Figure 2

Enhancement of oral tolerance using cholera toxin. CB6F1 mice received 10 daily inocula of C3H corneal cells conjugated with cholera toxin B subunit (CTB) or non-conjugated C3H corneal cells. All mice were challenged with orthotopic C3H corneal grafts 1 day after the final oral inoculum. N = 11, corneal cells; n = 11, corneal cells conjugated with CTB; n = 8, untreated control; p = 0.02 for corneal cells + CTB group compared with control and corneal cells alone groups.

Figure 3

Dose response characteristics of cholera toxin enhancement of oral tolerance. CB6F1 mice received either 1, 5, or 10 oral inocula of CTB conjugated C3H corneal cells. All mice were challenged with orthotopic C3H corneal grafts 1 day after the final oral inoculum. N = 11 for all groups. p > 0.05, corneal cells (1 ×) + CTB compared with corneal cells (10 ×) without CTB.

TIMING OF ORAL ANTIGEN ADMINISTRATION AND GRAFT ENHANCEMENT

From a clinical perspective, it is important to determine the optimal timing for orally administering alloantigens. This is particularly relevant since the limited shelf life of corneal buttons might prevent the full implementation of the optimal oral tolerance protocol before keratoplasty. Therefore, it was of interest to determine if oral antigen administration could be initiated at the time of corneal transplantation or shortly thereafter and still have a beneficial effect on graft survival. For these experiments, 10 doses of either CTB conjugated or non-conjugated corneal cells were administered beginning either on the day of keratoplasty or 7 days later. The results demonstrate that initiating antigen feeding on the day of keratoplasty was highly effective in preventing corneal graft rejection; only three of the 16 mice rejected their corneal grafts (Fig4). Although delaying oral antigen administration until 7 days after keratoplasty reduced the efficacy of oral tolerance, it none the less reduced graft rejection by 40% compared with the untreated control group.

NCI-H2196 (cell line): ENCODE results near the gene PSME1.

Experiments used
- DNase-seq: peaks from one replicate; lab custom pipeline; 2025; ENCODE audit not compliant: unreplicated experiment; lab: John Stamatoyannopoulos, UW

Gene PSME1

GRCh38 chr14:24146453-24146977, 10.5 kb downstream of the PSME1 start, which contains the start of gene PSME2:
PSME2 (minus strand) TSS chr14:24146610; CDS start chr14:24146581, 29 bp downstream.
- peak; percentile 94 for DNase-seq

Figure 4

Effect of delayed induction of oral tolerance on corneal allograft survival. CB6F1 mice received 10 oral inocula of non-conjugated or CTB conjugated C3H corneal cells beginning on the day of orthotopic corneal transplantation (day 0) or 7 days later (day +7). There were 10 animals in each group except the corneal cells + CTB (day 0) group which had 16 mice. p = 0.002, corneal cells + CTB (day 0) compared with untreated control group; p = 0.002, corneal cells + CTB (day +7) compared with untreated control group.

SPLENIC REQUIREMENT FOR ORAL TOLERANCE

In the course of evaluating therapeutic strategies for enhancing oral tolerance, it is important to consider factors which might impair the induction of oral tolerance and thereby jeopardise corneal allograft survival.

It has been shown previously that successful induction of oral tolerance to retinal S antigen requires the presence of an intact spleen.24 Although it might seem obvious that an intact spleen would also be necessary for the induction of tolerance to corneal alloantigens, the results from the IL-2 experiments described above suggest that corneal alloantigens and retinal autoantigens are processed by different pathways following oral administration. Accordingly, the effect of an intact spleen on the induction of oral tolerance to corneal alloantigens was examined. Splenectomised and eusplenic CB6F1 mice were given 10 consecutive oral doses of C3H corneal cells before receiving penetrating keratoplasties. As in previous experiments, eusplenic mice given 10 oral doses of C3H corneal cells experienced a significantly lower incidence of graft rejection (Fig 5). An intact spleen was clearly necessary for enhancement of corneal allograft survival as splenectomised mice fed corneal cells rejected 100% of their grafts in a tempo that was indistinguishable from untreated eusplenic controls.